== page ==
What just concluded was an incredible weekend of news television. Like many of you, I was transfixed to US news services watching the coverage of the protests/riots that took place in several US cities. Most of my time was spent flicking between MSNBC and CNN.
It definitely felt to me while watching it that MSNBC was on point far more often in reading the tone of the news event with commentary that spoke from the perspective of the protesters on the ground. When history looks back at this incident, it’ll be with a similar language as we heard on MSNBC.
CNN, however, was frequently the network to watch.
On Friday night (local Sydney time) I watched CNN reporter Omar Jimenez arrested live on TV. It was an incredible moment of television. But it’s what happened next that kept me glued to the television: the camera continued broadcasting. I watched breathlessly for the next hour as the camera continued to transmit - nobody quite knowing who was in control of the camera. Finally, the police released Jimenez who continued broadcasting from that very video feed as it continued on.
Reporters should never be the focus of the story, but when the police were seemingly quashing the rights of the fourth estate from broadcasting the events from on the ground, it really spoke to the terror of the situation as it was unfolding.
Then on Saturday afternoon I watched the CNN building in Atlanta attacked by rioters with the front windows smashed in and flares thrown into the building at police officers. It was TV you couldn’t turn away from.
Less compelling was, as you might expect, Fox News which seemed to struggle between keeping the messaging of the President / the White House and broadcasting the energy surrounding what was happening on the ground. The Fox News coverage was conservative, authoritarian, and completely toothless.
Part of the hypocrisy of the entertainment industry is that while the industry tends to skew far more heavily towards left and progressive ideology, industry professionals can also be incredibly well-paid which makes people very comfortable.
So, when events like the weekend’s demonstrations happen there is an incredibly large disconnect. It was fascinating to see CNN host Don Lemon calling out Hollywood on this. During coverage of the protests and looting in Los Angeles, Lemon remarked:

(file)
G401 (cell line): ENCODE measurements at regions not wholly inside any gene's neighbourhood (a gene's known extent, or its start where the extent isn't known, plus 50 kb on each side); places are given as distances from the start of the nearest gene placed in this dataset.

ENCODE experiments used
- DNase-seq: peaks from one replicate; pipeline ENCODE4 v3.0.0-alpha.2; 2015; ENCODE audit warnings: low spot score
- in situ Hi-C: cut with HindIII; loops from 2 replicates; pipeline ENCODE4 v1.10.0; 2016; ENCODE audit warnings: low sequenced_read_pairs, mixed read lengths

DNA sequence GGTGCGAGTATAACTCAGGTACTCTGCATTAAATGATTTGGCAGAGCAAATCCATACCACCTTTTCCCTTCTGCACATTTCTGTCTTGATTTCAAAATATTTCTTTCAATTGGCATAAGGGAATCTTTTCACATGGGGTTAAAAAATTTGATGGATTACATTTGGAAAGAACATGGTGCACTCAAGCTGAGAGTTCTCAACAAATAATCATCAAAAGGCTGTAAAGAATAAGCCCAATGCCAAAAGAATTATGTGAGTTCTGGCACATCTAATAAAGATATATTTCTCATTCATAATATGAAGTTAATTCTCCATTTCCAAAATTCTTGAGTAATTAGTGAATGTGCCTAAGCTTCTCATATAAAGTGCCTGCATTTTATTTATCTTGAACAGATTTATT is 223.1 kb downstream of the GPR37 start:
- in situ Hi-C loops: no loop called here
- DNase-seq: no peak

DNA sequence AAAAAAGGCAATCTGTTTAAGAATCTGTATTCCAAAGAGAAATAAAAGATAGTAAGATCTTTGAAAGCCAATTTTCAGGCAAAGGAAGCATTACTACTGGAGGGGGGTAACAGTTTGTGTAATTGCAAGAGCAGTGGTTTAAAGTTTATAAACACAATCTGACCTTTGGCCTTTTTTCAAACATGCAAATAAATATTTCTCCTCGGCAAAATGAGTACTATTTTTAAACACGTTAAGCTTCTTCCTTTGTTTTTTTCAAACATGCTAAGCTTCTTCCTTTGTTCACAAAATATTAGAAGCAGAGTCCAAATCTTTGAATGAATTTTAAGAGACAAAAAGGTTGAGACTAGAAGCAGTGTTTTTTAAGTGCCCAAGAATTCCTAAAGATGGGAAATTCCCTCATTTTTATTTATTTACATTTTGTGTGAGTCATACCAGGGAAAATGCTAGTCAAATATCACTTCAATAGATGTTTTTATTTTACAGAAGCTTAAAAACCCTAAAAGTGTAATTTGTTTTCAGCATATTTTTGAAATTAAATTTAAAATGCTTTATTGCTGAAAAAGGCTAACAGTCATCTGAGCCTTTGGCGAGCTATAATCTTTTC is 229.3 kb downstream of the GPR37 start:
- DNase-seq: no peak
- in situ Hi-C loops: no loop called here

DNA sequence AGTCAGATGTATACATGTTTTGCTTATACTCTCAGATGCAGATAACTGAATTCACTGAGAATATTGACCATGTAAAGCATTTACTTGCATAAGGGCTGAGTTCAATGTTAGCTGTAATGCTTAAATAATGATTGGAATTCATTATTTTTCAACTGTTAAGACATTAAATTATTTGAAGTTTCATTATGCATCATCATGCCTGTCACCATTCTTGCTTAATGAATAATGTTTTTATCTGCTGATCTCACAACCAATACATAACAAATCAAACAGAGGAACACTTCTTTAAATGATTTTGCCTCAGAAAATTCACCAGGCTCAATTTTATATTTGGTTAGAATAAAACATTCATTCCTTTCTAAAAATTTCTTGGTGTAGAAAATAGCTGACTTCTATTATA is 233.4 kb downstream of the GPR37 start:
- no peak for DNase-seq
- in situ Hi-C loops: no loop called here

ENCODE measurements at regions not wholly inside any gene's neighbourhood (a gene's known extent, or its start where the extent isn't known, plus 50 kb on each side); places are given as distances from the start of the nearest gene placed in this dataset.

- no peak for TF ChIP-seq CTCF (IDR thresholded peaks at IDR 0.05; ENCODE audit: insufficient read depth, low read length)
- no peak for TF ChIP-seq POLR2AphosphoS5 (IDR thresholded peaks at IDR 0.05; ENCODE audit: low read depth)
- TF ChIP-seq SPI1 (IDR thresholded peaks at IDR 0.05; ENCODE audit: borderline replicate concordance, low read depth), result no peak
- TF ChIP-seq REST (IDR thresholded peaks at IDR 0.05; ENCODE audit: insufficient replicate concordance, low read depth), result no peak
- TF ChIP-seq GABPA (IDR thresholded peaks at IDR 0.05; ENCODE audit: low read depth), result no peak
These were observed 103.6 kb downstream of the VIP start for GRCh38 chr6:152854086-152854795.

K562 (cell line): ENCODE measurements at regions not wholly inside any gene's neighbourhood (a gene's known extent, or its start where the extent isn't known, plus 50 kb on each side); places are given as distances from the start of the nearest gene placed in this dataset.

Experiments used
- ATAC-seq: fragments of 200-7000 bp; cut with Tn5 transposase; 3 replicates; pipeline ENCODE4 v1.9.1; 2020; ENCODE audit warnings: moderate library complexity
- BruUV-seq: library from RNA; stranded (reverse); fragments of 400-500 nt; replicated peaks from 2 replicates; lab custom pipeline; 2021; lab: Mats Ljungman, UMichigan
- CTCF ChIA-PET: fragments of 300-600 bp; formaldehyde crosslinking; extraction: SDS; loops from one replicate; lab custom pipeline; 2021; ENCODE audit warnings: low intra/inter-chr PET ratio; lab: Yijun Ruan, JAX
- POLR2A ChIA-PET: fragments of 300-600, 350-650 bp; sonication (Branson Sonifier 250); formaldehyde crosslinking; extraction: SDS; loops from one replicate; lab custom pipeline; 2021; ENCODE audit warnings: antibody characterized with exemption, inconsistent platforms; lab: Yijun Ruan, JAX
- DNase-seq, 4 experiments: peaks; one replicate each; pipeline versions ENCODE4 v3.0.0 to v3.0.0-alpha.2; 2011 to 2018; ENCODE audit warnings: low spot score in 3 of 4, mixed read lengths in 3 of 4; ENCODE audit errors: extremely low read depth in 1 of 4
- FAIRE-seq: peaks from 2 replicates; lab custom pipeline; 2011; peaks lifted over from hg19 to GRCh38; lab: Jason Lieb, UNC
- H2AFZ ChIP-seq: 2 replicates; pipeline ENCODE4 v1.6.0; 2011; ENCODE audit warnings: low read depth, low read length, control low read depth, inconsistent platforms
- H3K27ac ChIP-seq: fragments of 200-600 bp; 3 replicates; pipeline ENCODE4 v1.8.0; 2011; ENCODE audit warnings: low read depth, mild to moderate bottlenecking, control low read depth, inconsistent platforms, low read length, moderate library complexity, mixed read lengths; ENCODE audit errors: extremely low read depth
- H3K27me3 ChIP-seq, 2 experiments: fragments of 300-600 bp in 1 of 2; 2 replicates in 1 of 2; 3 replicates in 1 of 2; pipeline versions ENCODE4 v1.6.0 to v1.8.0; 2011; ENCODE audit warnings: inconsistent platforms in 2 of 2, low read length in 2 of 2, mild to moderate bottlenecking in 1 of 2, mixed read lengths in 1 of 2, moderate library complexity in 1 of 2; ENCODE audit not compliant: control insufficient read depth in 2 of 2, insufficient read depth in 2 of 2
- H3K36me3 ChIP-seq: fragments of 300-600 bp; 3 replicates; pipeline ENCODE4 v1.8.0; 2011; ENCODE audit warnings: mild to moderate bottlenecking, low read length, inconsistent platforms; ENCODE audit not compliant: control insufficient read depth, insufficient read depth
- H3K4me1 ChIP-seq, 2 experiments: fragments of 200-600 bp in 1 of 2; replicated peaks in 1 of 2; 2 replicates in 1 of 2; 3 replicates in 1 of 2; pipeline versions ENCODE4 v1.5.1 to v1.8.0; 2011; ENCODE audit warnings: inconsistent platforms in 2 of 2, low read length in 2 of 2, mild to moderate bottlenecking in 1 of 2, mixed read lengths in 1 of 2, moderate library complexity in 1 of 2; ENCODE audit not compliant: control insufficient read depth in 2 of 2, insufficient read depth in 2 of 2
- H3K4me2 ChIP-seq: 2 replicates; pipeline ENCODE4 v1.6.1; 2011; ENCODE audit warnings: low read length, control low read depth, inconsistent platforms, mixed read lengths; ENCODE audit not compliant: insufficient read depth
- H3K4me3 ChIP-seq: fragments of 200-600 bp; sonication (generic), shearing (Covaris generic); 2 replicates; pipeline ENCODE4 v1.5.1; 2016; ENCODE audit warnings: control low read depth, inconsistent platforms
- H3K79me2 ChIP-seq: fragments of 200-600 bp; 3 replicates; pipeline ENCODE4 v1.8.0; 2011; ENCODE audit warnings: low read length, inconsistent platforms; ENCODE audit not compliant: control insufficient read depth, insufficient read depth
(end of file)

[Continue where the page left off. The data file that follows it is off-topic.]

"Why aren't they helping these young people? These young people are out there standing on a platform at the edge of an abyss by themselves."
"Yes, I'm calling you out, and you can be mad at me all you want. And what they're doing, you're sitting there and watching TV and you're b***tching abut it... Get on television or do something and help these young people instead of sitting in your mansions and doing nothing. And have some moral courage and stop worrying about your reputation and your brand. "
Read more: The Hollywood Reporter
One celebrity who was out amid the demonstrations: John Cusack. This is video of him being confronted by police. He claims to have later copped some pepper spray too.
In the spirit of companies who want to attach their brand to a popular issue, almost every major media company tweeted out support from corporate accounts.
On one hand you can look at this cynically, but also it’s important for corporations and any body of power and influence to speak out (even if motives are somewhat dubious).
A few of the notable supportive tweets:
Shifting gears to regular TV news coverage…
When Ringo Starr moved on from voicing the narration on Thomas The Tank Engine in 1991 actor Michael Angelis took over the role and became the voice of the series for almost the next 20 years. He has died at age 68.
Read more: Radio Times
The Good Fight star Cush Jumbo is leaving the show. Jumbo was supposedly set to be finished with the show at the end of its current fourth season, but COVID-19 stopped production of the show, preventing the end of her arc to be filmed. It is hoped that she may be able to return for episodes in the fifth season to give her character closure.
Her character, Lucca Quinn, was a fan favourite and occupied an interesting role on the show. With Christine Baranski as Diane Lockhart ostensibly the star of the show, it always felt like the show was constantly reaching to make Quinn feel essential - even though most of her storylines had her detached from the main cast and story propulsion.
This video shows the US TV ratings on a graph as it adapts and moves between 1951-2019. The two fun things worth noting:
- Watch as I Love Lucy reaches the end of its run. After years on top you see it start to drop back as TV tastes change and the top ten is almost completely swamped by TV westerns.
- Look for a similar trend just after 2000 as Survivor launches and becomes an immediate TV powerhouse and you can see the list change dramatically to reflect big event reality formats.